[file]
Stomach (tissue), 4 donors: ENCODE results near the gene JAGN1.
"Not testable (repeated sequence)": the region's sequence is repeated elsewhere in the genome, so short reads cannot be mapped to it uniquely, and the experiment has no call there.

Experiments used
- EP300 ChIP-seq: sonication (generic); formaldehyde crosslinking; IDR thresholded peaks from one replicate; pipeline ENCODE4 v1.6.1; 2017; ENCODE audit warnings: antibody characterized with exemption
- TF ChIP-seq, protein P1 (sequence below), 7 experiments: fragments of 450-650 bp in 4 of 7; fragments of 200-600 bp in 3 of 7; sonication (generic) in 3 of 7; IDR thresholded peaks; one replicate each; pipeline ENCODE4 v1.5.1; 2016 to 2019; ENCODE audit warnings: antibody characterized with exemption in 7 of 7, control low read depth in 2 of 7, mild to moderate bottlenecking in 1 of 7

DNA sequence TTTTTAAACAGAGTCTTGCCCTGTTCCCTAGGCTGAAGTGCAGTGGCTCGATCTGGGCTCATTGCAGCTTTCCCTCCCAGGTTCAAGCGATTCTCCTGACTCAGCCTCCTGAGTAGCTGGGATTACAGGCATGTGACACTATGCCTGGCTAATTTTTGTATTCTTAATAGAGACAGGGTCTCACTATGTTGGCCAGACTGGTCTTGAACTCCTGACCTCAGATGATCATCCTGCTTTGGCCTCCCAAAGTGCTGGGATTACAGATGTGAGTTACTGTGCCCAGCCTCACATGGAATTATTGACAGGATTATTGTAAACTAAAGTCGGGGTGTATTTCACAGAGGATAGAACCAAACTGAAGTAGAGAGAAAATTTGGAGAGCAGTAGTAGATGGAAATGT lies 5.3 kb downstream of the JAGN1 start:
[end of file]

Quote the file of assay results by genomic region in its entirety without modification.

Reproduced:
Stomach (tissue), 4 donors: ENCODE results near the gene JAGN1.
"Not testable (repeated sequence)": the region's sequence is repeated elsewhere in the genome, so short reads cannot be mapped to it uniquely, and the experiment has no call there.

Experiments used
- EP300 ChIP-seq: sonication (generic); formaldehyde crosslinking; IDR thresholded peaks from one replicate; pipeline ENCODE4 v1.6.1; 2017; ENCODE audit warnings: antibody characterized with exemption
- TF ChIP-seq, protein P1 (sequence below), 7 experiments: fragments of 450-650 bp in 4 of 7; fragments of 200-600 bp in 3 of 7; sonication (generic) in 3 of 7; IDR thresholded peaks; one replicate each; pipeline ENCODE4 v1.5.1; 2016 to 2019; ENCODE audit warnings: antibody characterized with exemption in 7 of 7, control low read depth in 2 of 7, mild to moderate bottlenecking in 1 of 7

DNA sequence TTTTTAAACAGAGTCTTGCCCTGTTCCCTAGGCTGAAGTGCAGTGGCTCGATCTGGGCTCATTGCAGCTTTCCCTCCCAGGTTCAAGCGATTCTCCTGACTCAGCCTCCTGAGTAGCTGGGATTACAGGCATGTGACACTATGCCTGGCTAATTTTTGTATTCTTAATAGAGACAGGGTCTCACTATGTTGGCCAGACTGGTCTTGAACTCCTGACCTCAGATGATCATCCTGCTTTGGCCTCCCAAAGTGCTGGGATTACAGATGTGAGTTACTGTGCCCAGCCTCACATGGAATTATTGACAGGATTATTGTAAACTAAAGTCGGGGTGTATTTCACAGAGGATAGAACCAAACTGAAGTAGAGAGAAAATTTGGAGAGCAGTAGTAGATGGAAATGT lies 5.3 kb downstream of the JAGN1 start: